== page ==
Sunday, February 14, 2016

Love and Marriage

St. Vedast Church- London
     On this day of romance, a post about how marriage records have come to my rescue in my research or have helped me understand more about my family. This is St. Vedast Church in London. The image on the left is a rendering of the church in the early 19th century, a little before the marriage of my great, great grandparents. The right picture is a more modern one. This church made it through a major fire and the Blitz. Part were damaged, but it stands to this day.
James Henry Tapply and Elizabeth Payne
     So here is the entry in the marriage register. What could I learn from this? The ages and status of the  young couple tell us they were young and this is their first marriage. His occupation, bricklayer, and his residence, Cheapside, tell us he was living in London at the time and learning a trade. Most importantly we have the names of both fathers and their occupations. John Tapply, the shoemaker, is father of the groom. Why is this important? There were two John Tapplys at the time living in Wittersham. They were born in almost the same year and both married women named Sarah. This helps me untangle that knot. Lastly we have the witnesses. I can look back at census and other records to find out who these people are to the young couple.
Michael Cooke and Mary Feehily(Feely)
       Next was the discovery that excited me recently. Irish records were added that made it possible to see the actual marriage register for my great-grandparents on my father's side.  On the left we have the exact date, 12 May, and location, Cloonigan. Then we have the original Irish spellings of the names of the young couple. This will help in further searches: Michael Cooke with an e and Mary Feehily or Feely. Last we have the Patron or witnesses: Michael Feehily and Mary Ann Cooke. Obviously family members attended the wedding. A little further research may tell me who these folks were.
Andrew Fitzgerald and Catharine Fitzgerald
     Next we see a record I had never seen before. This is a little different than the register entry I also found for this couple. It looks like it could be a receipt for an application for a marriage license. This really excited me because it gives ages for the couple. You may remember that Andrew's birthdate is still a question mark in my research. If he was 50 on June 4, 1864, his birthdate would be around 1814 and he lived to be 84 years old. Not impossible, but I still wonder about this since so many other records give different ages.  Catharine's birth would be in 1834. The most exciting part of this record are the names of both great, great grandparents. This takes me "across the pond" and into Ireland! Andrew Fitzgerald and Margaret Callahan are on his side. Robert Fitzgerald and Ellen Desmond on hers. Of course this also takes me into Cork and the surrounding counties where Fitzgeralds were thick on the ground and records are patchy at best. My work is cut out for me.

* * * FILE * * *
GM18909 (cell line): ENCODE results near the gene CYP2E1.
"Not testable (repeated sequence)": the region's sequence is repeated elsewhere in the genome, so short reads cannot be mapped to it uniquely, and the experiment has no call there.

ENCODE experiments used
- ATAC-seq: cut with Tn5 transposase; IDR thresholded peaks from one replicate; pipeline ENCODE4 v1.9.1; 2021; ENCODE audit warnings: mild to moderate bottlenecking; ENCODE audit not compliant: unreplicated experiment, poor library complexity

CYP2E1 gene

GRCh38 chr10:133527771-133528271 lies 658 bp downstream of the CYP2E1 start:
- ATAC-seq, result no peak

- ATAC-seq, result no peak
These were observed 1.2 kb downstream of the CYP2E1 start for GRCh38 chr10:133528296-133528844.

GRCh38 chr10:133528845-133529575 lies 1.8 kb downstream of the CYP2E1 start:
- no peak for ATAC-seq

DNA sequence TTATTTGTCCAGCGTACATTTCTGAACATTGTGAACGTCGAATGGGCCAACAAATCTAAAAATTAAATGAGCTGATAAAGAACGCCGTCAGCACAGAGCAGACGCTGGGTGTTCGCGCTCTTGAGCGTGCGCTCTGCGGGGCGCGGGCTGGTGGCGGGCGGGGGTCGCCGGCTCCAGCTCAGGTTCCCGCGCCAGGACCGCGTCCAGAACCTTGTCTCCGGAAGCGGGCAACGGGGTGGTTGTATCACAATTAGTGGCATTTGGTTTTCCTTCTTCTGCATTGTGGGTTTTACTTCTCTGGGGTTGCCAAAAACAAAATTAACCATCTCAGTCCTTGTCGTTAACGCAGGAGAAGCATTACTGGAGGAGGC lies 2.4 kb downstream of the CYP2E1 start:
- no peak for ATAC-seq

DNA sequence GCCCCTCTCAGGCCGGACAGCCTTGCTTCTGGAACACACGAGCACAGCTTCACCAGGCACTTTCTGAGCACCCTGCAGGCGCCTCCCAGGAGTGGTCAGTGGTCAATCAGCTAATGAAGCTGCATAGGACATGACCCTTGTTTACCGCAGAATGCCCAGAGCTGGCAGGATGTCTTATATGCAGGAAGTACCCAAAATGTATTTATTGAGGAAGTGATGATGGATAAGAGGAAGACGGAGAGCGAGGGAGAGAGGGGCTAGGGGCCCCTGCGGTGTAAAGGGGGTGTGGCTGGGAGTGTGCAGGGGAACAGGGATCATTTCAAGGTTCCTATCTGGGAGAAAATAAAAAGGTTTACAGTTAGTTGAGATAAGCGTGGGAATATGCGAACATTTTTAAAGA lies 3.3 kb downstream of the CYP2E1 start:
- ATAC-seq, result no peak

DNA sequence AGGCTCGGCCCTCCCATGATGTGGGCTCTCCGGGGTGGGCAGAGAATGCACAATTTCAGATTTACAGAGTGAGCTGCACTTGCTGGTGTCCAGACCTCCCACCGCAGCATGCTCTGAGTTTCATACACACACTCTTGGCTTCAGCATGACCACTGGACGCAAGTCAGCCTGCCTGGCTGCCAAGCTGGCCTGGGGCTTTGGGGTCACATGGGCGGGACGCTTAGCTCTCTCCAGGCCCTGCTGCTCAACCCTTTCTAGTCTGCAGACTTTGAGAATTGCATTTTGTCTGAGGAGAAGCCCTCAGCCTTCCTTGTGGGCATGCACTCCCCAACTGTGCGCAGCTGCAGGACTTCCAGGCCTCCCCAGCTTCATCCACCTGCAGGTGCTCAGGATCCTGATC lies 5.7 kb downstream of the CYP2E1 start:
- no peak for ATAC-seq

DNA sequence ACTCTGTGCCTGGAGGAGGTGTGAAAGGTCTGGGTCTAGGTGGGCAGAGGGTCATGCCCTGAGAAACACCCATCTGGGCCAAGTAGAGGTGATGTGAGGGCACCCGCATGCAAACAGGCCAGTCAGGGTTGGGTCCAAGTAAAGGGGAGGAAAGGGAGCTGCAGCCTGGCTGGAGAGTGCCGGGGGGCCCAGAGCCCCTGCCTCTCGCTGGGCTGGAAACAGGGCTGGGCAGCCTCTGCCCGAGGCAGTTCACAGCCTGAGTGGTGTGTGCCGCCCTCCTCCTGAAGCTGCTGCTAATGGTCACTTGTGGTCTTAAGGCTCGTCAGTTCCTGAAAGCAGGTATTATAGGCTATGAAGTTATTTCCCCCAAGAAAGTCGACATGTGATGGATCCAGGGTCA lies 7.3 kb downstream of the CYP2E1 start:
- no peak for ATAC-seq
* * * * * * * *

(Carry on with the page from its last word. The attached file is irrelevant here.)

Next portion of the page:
Eliazer Rogers and Martha Young
      The last record is remarkably simple for its age and survival. This is my sixth great grandfather Eliazer Rogers who married Martha Young in Harwich, Massachusetts in 1712. Spellings varied in these old registers, so we see an alternative spelling for his name. Simply confirming this far away and pre-Revolutionary event is rewarding. This record was found in the unindexed portion of Family Search. Yes, you have to troll page-by-page, but the rewards are pure gold.
     Maybe a closer look at some marriage records will clear up some mysteries in your family tree.
Happy Valentines Day!

Sunday, February 7, 2016

A Snowy Winter Day.....

Garfield Street, Fitchburg, Massachusetts
Not too much snow in my forecast today in Houston, Texas. It's supposed to be a balmy 70 today. I left winter snow far behind many years ago. Not too many pictures of snow in the family collections either. I guess people could barely stand to look at the stuff after a while, much less take family photos. This first picture is dated 1948 and is the Rogers family home on Garfield Street where my mother grew up. Plows hadn't made it there yet, I guess.
Garfield Street
This next one is the back yard with a path already cut to my great grandparents back porch next door. I think this was at the time my great-grandmother had died and my great-grandfather, Edward, was in the house alone.
These were the only snow pictures I could find from that generation or the previous one.
Amesbury, Massachusetts
This next picture is yours truly in 1956 standing in front of our house on Main Street in Amesbury. Why I'm in a raincoat and not a sensible snowsuit, I have no idea. I'm smiling so I guess I wasn't too cold, but this picture makes the grown-up me shiver.
Houston, Texas
And just to show the cousins that it DOES happen, this is 1410 Neptune Lane in 1973. We had a freak snowstorm over Christmas break. The snow actually stuck for a few days. We were all delighted.

Count the number of snow pictures in your family collection. I'll bet even if you live in Minnesota or far east Maine there aren't that many.